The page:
It was Sunday evening when I heard the news that several people had been killed in an avalanche at Steven’s Pass. I’ve never been very familiar with winter sports and being from the Pacific Northwest has never really required me to, so this news felt strange and foreign, as though I was on vacation, reading news headlines of a place that was not my home. I’m sure skiing accidents and even fatalities are an annual, and fairly common occurrence in winter sport communities, but hearing of this devastation on a 50 degree February evening in Seattle felt wrong. Of course it was partly because three people were killed and no matter who or what the loss represents, a loss of life is truly a tragedy. But it seemed like there was something more.
There has been research done in Europe, Canada and the United States concerning the effects that climate change may have on the occurrence of avalanches. Avalanches are most commonly caused by unstable snowpack conditions. Research has shown that climate change will likely cause increased snow at higher elevations and increased (non-snow) precipitation at lower elevations along the snow line. Also because of the increased variability in weather patterns and the high occurrence of snow fall closely followed by periods of thawing, the snowpack created is more unpredictable and prone to instability, which could lead to avalanches. Another element to consider is the effect that climate change has on glacial structure. Because the thawing of glaciers has been proven as a side effect of climate change, the weakening of glacial structure could contribute to the likelihood of regional avalanches and play an important role in predicting where avalanches are more likely to occur. Statistics show that most avalanche danger areas in the world are identified with unstable seasonal snow-cover. Therefore, popular ski resorts and other seasonal winter recreation areas could see more occurrences and as a result, avalanche related injuries and fatalities could increase.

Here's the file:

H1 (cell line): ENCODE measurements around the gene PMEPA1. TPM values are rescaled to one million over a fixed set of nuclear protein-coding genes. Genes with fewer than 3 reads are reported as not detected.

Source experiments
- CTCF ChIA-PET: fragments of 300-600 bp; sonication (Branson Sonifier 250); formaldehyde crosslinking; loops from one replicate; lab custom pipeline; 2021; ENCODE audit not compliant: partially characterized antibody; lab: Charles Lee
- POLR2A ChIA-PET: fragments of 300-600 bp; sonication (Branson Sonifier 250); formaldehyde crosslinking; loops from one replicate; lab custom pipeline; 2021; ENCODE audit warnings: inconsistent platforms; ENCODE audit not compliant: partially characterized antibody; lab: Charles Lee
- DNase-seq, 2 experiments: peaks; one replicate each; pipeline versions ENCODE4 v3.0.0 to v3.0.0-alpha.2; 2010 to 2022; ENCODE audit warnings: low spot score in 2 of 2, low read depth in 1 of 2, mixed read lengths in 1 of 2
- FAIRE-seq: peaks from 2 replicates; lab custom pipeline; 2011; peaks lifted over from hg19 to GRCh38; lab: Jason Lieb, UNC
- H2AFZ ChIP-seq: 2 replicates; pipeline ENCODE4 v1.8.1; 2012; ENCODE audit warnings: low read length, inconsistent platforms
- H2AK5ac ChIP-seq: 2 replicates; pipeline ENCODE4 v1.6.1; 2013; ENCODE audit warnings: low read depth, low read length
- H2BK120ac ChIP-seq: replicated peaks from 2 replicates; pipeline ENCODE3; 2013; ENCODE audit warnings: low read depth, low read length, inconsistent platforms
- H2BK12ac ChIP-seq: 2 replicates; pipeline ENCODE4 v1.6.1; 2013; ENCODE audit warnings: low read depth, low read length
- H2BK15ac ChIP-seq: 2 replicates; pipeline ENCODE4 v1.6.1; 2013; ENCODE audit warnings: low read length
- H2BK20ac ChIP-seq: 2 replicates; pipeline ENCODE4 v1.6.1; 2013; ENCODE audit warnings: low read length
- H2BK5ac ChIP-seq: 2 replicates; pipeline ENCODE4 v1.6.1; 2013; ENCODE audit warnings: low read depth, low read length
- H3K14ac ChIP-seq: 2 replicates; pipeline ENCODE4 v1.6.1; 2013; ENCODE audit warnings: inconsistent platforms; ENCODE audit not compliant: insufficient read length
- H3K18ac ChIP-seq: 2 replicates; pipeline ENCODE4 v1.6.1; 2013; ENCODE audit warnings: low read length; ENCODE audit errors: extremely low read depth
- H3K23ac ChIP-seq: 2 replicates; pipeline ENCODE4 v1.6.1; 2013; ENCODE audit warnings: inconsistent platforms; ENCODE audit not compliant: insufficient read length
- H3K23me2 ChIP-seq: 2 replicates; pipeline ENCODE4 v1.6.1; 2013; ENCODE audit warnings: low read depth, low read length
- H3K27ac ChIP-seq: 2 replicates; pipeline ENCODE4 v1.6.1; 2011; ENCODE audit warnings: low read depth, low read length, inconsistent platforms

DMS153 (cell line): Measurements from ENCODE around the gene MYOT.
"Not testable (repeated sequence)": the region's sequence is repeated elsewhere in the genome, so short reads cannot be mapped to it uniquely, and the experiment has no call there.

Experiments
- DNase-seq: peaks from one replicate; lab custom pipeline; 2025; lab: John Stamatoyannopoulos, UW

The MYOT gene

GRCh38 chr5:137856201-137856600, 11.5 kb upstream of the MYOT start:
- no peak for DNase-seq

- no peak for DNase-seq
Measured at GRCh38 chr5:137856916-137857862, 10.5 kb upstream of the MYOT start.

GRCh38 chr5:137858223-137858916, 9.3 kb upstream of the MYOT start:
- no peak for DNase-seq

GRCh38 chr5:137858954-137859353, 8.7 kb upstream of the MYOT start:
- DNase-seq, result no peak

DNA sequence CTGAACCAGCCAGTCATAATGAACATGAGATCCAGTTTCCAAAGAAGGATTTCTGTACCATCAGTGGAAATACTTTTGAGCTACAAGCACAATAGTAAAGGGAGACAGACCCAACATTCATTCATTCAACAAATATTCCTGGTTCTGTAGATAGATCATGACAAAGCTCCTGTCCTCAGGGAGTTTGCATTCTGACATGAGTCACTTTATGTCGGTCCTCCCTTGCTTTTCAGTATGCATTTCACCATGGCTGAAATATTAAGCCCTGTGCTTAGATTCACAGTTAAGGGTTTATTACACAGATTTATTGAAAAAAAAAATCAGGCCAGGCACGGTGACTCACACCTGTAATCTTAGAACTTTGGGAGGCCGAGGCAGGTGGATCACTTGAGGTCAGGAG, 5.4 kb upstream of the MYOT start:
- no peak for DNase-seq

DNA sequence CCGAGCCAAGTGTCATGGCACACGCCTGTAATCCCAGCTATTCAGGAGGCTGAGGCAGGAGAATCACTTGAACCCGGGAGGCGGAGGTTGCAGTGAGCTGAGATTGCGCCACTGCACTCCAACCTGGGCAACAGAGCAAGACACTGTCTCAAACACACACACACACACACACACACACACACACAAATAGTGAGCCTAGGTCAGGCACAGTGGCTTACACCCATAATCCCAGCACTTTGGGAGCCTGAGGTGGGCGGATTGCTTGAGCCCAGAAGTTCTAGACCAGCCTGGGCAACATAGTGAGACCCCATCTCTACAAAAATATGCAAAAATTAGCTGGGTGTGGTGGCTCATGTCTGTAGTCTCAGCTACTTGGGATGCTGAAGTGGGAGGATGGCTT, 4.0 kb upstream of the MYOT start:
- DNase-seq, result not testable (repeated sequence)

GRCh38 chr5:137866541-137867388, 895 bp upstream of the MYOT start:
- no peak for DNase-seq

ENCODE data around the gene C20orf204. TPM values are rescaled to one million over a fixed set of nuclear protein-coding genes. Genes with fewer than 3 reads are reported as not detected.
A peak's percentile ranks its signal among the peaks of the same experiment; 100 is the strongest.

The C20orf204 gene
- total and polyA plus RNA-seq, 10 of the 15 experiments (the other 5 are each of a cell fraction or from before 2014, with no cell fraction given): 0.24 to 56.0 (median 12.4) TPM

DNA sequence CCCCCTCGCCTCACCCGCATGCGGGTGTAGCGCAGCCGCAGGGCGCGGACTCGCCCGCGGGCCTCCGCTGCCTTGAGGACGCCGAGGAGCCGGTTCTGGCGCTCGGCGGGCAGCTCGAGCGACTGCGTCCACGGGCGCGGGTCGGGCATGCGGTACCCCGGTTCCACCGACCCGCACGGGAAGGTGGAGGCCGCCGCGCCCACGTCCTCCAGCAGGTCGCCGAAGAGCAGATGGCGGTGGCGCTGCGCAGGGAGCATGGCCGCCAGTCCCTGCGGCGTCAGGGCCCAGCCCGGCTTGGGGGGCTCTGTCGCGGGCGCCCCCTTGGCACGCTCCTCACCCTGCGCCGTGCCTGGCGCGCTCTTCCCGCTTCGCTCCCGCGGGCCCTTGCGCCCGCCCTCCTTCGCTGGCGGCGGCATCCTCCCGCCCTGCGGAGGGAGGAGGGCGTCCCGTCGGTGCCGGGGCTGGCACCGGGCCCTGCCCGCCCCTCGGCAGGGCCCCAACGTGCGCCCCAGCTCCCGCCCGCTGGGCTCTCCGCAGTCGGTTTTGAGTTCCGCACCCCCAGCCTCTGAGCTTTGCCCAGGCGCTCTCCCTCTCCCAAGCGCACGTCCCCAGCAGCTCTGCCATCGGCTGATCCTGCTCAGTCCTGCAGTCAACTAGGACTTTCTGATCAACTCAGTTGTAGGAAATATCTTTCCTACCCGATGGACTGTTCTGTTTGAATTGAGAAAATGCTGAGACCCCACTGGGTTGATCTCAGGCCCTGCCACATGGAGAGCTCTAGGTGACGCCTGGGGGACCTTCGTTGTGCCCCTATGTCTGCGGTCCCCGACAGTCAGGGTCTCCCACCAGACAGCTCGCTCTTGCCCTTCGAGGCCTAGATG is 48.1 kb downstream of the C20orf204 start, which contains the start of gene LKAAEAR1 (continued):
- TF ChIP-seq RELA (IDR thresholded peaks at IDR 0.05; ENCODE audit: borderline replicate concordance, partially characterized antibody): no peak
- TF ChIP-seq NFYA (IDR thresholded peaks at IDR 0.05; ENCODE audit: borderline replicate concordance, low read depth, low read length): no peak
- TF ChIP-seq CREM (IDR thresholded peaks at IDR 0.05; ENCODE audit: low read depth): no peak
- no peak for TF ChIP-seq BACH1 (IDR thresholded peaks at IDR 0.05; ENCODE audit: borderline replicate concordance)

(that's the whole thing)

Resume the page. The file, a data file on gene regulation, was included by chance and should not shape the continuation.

John Clague, a professor at Simon Fraser University in British Columbia, says climate change could make the unstable snowpack conditions on B.C. mountains a common occurrence in the future, and this would undoubtedly also be the case for similar mountainous regions around the world. ”You could with global warming get repeated thawing and freezing in the winter and in that situation the snowpack develops an icy crust called hoar and when you get powdery snow on that icy snow, you have an inherently unstable situation” said Clague.
A couple of months ago, I heard a Saturday morning special on National Public Radio that discussed Washington’s winter sport communities economic struggles because of the unseasonably warm weather. NPR explained the likelihood that the weather variance was related to climate change and discussed the economic implications of how drastic changes in weather would greatly effect regional business. It seems common knowledge that agriculture would be effected be changes in regional climates, but I had never thought of the effect that it would also have on businesses that are dependent on a specific type of weather to maintain their livelihood, such as winter sport communities. It was interesting and sad to hear the worry in the voices of the small business owners who rely solely on the profits they make during ‘ski season’ to support themselves and their businesses the remainder of the year. Washington, at least the western side I am most familiar with, maintains such a constant, temperate weather related norm. Even when we experience a ‘snow storm’ or ‘heat wave,’ it’s generally tame in comparison to other parts of the country. However, hearing the concerned community members of Crystal Mountain debate about whether or not to artificially create snow just to get some people up on the mountain spending money gave me a different perspective.